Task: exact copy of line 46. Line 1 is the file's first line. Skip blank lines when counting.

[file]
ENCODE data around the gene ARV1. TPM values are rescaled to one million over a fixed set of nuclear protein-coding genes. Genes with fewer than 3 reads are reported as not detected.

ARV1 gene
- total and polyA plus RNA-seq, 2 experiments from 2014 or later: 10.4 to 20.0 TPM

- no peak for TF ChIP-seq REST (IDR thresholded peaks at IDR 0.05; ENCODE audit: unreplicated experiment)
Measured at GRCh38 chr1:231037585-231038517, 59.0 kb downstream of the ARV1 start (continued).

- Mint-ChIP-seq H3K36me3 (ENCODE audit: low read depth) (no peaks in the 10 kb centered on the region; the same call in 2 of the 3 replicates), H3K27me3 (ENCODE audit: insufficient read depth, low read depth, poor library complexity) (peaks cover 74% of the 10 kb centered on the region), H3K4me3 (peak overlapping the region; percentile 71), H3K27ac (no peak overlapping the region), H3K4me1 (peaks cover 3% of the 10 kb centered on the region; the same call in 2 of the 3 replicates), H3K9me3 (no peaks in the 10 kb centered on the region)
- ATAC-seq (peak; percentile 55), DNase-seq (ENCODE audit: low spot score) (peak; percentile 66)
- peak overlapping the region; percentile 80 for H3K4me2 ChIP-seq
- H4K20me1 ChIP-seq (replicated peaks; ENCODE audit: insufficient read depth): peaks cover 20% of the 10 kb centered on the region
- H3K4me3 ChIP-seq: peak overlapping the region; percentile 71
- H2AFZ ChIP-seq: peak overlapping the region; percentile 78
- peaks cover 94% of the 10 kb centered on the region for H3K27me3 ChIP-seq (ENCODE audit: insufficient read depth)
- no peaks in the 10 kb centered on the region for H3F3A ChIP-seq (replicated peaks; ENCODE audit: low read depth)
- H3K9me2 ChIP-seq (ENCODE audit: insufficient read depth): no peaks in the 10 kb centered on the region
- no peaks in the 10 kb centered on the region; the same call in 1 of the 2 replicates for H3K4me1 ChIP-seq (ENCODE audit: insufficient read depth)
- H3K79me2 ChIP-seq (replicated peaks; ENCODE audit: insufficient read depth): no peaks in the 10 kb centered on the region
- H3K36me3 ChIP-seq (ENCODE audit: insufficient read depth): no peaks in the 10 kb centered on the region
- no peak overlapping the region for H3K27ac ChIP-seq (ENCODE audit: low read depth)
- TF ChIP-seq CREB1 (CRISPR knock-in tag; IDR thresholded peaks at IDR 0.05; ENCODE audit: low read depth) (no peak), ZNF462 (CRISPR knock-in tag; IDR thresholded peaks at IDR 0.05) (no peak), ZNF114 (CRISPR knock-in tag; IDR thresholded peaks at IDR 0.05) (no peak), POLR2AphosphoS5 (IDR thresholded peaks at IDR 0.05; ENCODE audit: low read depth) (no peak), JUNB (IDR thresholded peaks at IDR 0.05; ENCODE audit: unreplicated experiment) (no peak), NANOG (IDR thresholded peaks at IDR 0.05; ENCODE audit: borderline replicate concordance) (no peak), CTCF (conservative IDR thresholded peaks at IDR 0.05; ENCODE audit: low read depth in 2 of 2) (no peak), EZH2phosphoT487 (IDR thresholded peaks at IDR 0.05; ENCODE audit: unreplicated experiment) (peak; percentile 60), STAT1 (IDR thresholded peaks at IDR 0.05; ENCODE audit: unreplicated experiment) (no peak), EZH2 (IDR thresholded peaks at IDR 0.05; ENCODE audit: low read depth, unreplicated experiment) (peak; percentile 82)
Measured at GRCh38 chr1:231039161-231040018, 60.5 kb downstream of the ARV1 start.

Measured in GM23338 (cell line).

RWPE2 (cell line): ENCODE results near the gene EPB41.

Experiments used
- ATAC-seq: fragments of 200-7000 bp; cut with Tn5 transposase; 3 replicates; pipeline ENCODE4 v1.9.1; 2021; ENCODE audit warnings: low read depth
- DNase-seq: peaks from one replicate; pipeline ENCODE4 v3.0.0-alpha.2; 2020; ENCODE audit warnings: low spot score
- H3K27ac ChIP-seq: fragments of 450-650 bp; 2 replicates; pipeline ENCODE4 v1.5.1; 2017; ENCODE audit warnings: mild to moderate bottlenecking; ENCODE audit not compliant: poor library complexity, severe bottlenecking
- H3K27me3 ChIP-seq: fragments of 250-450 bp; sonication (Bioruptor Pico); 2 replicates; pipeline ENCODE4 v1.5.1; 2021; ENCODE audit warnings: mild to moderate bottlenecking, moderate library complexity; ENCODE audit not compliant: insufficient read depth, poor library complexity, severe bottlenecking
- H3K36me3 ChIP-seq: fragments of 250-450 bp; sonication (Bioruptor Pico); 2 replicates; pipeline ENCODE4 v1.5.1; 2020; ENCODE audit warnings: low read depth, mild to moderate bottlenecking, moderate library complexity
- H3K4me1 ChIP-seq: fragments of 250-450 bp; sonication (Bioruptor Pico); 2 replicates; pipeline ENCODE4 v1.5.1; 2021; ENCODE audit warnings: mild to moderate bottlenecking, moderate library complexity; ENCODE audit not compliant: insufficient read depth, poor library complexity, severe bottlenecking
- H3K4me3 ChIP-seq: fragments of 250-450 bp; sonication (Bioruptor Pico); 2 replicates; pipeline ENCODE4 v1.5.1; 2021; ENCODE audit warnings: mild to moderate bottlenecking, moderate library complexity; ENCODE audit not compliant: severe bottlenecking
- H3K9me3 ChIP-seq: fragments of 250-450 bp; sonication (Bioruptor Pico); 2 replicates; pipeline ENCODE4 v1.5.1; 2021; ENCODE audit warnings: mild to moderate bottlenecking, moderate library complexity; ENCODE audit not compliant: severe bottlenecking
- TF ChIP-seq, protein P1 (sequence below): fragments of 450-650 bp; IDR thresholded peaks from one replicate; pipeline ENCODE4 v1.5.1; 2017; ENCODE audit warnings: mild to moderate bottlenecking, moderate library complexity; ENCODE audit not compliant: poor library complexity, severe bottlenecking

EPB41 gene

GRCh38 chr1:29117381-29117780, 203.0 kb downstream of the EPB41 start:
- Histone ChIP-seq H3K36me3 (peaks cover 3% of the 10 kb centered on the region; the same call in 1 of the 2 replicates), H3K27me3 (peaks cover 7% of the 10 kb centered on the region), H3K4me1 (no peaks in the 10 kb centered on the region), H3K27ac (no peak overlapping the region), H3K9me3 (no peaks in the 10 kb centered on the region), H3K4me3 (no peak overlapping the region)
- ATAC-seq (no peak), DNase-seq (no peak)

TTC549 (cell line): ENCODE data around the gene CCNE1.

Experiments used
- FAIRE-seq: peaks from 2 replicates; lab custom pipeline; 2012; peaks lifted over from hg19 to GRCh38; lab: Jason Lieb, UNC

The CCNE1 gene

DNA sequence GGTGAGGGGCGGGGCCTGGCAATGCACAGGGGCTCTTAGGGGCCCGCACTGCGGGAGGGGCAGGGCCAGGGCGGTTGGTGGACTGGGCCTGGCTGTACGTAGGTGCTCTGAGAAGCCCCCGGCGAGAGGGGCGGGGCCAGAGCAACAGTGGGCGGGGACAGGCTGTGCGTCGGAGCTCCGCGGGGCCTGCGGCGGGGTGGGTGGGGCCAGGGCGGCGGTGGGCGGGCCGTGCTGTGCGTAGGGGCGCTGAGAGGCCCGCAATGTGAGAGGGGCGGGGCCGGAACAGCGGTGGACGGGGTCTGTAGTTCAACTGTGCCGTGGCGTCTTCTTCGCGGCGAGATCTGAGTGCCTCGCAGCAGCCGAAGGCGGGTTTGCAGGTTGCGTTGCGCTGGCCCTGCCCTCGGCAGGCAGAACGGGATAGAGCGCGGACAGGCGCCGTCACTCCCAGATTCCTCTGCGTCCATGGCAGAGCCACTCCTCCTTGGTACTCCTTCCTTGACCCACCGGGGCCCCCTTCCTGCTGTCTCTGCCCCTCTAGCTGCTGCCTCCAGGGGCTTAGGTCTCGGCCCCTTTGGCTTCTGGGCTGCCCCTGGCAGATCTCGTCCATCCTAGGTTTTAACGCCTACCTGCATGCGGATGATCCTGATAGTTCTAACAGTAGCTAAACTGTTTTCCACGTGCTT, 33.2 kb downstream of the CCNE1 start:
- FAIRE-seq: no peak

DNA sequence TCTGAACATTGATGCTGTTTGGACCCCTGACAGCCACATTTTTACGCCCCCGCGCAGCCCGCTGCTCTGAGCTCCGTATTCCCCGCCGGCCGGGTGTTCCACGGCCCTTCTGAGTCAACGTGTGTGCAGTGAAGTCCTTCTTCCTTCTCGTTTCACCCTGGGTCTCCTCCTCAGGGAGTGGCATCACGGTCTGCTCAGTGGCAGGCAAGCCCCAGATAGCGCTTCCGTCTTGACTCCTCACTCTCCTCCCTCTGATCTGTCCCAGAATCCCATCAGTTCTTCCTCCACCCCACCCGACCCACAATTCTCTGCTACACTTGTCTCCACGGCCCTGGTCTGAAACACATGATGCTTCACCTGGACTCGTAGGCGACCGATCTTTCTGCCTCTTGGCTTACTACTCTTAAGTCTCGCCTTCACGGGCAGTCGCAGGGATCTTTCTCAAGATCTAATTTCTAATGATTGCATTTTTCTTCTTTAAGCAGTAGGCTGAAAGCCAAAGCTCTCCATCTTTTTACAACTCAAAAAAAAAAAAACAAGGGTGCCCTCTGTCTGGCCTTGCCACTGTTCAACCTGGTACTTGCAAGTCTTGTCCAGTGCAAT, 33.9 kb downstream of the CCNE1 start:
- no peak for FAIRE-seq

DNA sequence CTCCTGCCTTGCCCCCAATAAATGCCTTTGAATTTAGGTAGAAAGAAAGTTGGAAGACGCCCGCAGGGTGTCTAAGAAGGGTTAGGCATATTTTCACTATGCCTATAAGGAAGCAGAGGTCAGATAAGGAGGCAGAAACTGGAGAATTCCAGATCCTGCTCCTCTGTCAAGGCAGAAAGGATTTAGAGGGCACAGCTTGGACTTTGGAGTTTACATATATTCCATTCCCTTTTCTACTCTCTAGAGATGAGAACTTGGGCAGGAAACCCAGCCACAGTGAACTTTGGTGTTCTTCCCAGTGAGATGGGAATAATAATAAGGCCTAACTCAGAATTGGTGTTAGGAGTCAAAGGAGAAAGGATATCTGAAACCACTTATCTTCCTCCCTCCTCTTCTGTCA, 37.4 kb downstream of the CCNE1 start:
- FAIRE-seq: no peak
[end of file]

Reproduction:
- FAIRE-seq: no peak